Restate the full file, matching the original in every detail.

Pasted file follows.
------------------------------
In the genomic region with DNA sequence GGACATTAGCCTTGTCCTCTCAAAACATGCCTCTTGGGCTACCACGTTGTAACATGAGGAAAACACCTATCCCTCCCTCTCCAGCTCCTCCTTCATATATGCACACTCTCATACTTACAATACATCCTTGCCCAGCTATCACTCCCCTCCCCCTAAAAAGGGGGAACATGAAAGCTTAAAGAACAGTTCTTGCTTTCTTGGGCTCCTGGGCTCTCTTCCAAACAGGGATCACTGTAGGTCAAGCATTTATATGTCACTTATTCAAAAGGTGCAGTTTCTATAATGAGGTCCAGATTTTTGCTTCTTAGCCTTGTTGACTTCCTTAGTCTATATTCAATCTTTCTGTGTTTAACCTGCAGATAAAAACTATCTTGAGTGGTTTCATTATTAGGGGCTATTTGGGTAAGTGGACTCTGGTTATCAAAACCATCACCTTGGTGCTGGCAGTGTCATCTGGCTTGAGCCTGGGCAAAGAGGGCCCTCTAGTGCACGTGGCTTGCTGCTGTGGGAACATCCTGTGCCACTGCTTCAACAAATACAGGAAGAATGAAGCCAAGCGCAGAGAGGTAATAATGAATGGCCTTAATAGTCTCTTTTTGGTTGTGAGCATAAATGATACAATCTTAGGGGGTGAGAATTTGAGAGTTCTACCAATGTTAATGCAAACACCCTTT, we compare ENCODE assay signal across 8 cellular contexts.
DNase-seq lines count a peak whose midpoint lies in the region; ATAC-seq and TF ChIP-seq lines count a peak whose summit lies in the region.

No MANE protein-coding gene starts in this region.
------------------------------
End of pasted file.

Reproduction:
In the genomic region with DNA sequence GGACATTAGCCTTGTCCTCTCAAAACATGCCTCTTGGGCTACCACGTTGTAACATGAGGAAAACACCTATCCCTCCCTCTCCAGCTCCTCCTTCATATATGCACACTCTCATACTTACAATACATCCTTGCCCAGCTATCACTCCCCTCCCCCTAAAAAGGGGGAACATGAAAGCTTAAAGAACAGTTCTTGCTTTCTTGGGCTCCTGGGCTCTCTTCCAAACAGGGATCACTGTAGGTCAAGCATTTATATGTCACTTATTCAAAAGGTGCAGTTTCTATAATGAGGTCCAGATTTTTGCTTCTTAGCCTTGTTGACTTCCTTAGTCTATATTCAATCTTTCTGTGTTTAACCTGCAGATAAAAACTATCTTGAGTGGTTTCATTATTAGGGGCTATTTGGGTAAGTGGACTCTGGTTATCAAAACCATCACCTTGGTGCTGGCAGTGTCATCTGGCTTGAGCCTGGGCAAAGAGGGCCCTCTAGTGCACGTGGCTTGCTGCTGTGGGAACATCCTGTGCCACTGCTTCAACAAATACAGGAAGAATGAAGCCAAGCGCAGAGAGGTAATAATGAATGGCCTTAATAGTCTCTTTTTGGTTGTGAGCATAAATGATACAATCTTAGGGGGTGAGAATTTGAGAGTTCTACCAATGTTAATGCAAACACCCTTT, we compare ENCODE assay signal across 8 cellular contexts.
DNase-seq lines count a peak whose midpoint lies in the region; ATAC-seq and TF ChIP-seq lines count a peak whose summit lies in the region.

No MANE protein-coding gene starts in this region.